During the course of last month the number of guests reduced and this gave us some time and space to reorganise and take a step back to focus on our priorities. The trees in the garden that don’t settle too well are getting some remediation and we are planning to sow flowers and greens for beauty and composting.
Some guests have been here for a longer period and blended in so much they didn’t really feel as guests anymore. Currently two of them are still around and last week we all made a little trip to the neighbouring Mojacar in the hope to find an antique market, but that wasn’t there anymore. Instead, we enjoyed the old village and took a moment at the beach to recharge.
Furthermore, an Asharum secret is being unveiled in this newsletter.
Read on until the epilogue to find out.
The garden of the Asharum Nijar: Back to the Roots
We experienced some days of heavy rains. The temperatures felt a lot lower these days, but the fields are turning green again. The oranges and tangerines are becoming more and more tasty. To our delight Yoginâm also enjoys the tangerines from time to time. The lower vegetable garden is growing well and looks very pretty from the higher terraces. We also created a second cactus garden, behind the big almond tree where some aloe vera was planted earlier. Angela generously donated a big cactus for this garden and was able to plant it herself.
We slightly enlarged the number of trees, as we are still waiting for some more trees that are on order. Also we are looking for specific palm trees that we can plant at the end of the last terrace, next to the two date palms and the five Washingtonias to create a nice palm garden. The cherry tree we planted last month and the carobe that was already present when we arrived are not so lonely anymore as now they both have a sibling in the garden.
We also planted a strawberry tree, two hawthorn bushes and three different species of thyme, next to the three already present species. We were able to purchase a whole tray of these, so we try to create fields of thyme. We now have thymus vulgaris (common thyme), thymus citriodorus (lemon thyme), thymus hyemalis (typical from the Murcia region), thymus baeticus (also known as ‘tomillo limonero andaluz’), thymus zygis (the mostly used thyme species fro oil production) and an unknown thyme species from Israel that we received from one of our neighbours.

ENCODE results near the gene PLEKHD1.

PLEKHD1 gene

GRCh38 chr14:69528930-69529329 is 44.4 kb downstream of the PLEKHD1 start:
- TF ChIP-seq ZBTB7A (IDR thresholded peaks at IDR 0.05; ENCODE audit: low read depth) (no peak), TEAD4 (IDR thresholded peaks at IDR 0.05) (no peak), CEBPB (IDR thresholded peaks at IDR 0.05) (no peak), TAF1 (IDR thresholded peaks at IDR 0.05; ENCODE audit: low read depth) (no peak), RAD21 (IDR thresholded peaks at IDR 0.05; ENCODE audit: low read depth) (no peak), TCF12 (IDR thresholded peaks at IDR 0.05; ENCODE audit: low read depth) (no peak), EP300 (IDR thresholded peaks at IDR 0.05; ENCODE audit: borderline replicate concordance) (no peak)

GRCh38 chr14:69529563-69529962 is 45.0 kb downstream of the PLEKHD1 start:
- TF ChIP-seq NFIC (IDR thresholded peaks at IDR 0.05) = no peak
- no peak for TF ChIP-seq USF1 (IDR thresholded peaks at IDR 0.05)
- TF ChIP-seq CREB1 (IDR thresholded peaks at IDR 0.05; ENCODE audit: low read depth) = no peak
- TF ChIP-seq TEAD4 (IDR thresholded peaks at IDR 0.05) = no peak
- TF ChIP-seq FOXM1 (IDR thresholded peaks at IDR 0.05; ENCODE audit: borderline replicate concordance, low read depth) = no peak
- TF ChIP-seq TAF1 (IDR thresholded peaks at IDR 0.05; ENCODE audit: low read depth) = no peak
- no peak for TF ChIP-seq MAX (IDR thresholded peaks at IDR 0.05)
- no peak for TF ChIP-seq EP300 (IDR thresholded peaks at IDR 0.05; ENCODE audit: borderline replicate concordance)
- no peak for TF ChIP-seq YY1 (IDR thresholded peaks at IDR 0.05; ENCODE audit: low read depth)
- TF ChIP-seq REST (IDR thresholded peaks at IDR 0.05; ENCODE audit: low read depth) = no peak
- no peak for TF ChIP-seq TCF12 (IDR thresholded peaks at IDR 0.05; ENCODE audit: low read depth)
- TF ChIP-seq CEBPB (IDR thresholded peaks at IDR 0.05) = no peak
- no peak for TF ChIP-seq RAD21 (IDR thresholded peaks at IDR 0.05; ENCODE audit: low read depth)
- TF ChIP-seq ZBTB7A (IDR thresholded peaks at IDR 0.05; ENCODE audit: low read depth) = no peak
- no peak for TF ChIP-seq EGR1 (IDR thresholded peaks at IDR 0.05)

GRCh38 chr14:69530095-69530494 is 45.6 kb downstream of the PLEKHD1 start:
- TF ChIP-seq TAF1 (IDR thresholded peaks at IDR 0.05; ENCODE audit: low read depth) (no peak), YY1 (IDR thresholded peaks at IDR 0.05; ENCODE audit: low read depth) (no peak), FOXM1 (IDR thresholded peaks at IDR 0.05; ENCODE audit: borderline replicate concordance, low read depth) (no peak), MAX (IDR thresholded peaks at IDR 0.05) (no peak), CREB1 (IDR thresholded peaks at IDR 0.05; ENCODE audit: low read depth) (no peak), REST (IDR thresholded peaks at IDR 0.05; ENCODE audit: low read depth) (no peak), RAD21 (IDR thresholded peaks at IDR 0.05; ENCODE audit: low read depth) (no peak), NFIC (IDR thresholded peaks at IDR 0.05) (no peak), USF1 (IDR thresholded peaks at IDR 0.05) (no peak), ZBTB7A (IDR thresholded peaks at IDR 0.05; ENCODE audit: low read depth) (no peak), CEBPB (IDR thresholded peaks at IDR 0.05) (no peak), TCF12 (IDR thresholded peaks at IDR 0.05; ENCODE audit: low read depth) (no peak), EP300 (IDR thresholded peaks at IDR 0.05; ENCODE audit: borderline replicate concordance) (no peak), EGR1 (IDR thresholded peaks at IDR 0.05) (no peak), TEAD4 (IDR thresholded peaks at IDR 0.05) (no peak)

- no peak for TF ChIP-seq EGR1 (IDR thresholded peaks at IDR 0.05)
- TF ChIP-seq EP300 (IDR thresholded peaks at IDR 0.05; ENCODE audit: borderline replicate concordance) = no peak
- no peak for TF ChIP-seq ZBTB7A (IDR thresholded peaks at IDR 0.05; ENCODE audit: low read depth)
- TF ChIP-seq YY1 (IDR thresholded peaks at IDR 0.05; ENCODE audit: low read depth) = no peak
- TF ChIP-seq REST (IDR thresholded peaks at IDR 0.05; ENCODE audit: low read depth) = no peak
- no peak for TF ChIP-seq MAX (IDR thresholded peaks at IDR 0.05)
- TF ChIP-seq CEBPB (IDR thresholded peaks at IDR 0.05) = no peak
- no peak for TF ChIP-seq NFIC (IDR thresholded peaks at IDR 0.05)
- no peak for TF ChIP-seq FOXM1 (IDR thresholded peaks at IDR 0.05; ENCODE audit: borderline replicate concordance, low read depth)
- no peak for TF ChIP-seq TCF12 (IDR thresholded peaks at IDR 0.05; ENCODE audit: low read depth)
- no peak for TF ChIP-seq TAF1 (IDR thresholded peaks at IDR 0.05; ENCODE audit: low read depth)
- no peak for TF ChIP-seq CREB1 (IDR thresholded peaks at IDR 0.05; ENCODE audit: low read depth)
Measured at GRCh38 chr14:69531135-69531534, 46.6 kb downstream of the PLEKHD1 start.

Some plants and trees have been struggling to settle in the dry and compacted soil. They seem to be too wet; the leaves are curling up and/or turning brown, which could indicate an anaerobic environment in the soil. After careful consultation with our expert Chris, we are trying to improve the conditions of our soil. Through digging a circular hole around the plant of about 50cm deep and placing a drainage tube in there, we provide the root system with oxygen and also make sure no water is accumulating around the roots and thereby suffocating them.
More building and improving
As a big building project was about to commence, we needed to move our meditation space and our storage was becoming occupied with building materials. We have moved most of the tools, our cement bags, stones and plant supplies to the future shrine. Anna donated a very useful solar lamp that we placed against the outside wall of the future shrine, so there is some light there in the nights. As nights are becoming longer and start earlier, this light helps us find our way and hopefully it also keeps strangers away. The stray cats don’t seem to mind.
Over two weeks ago the builders started to create the new parking spots. As we have a lot of cars and there is a limited amount of parking space around the Asharum, we don’t want to occupy the scarcely available space. To make space for the parking spots, an ingenious plan is now being executed: half of the terrace in front of the newly built rooms is excavated, a big wall is built against the remaining terrace and now there is space for at least four cars.
The plan for the future is to build a (communal or guest) room on top of the parking spots as to create the look and feel of a typical Andalusian village.
We often find unknown pieces of furniture in one of our storage places. In the past months, many rumours of where these objects could come from were spreading, but none of them seemed to come close to what was really happening.
But now we finally know…
During sunset, when the twilight sets in, one of the monastery monks is scouting the garbage for ‘useful’ items. This time it was a very old cupboard from the ’30s that barely stuck together which was secretly moved from the local dump to our shed.